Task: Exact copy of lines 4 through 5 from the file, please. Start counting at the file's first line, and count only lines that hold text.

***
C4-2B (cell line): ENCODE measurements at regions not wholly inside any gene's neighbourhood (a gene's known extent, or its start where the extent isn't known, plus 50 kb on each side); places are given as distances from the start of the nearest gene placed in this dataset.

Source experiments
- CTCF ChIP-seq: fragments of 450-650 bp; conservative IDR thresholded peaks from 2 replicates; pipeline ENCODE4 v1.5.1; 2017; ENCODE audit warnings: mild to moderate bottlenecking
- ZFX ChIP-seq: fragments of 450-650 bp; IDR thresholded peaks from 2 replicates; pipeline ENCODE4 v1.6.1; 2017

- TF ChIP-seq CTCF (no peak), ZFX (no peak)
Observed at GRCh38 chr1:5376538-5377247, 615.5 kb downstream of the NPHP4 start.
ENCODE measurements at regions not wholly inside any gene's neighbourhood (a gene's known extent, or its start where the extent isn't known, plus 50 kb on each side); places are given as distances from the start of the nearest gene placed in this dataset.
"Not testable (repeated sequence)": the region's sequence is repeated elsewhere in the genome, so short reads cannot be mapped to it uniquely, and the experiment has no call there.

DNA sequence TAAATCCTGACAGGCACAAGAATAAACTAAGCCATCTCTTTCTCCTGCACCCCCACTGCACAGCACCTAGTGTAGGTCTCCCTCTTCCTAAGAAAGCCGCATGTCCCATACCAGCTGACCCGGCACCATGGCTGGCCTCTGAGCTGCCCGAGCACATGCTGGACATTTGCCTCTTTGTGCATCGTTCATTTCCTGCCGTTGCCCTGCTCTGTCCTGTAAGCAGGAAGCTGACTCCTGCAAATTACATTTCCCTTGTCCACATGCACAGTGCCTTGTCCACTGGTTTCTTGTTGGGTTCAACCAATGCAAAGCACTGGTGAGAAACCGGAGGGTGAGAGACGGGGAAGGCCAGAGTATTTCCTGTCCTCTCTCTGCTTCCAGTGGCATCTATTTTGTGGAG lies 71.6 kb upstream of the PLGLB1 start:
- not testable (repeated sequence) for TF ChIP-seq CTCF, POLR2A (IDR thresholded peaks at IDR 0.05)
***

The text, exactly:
- ZFX ChIP-seq: fragments of 450-650 bp; IDR thresholded peaks from 2 replicates; pipeline ENCODE4 v1.6.1; 2017

- TF ChIP-seq CTCF (no peak), ZFX (no peak)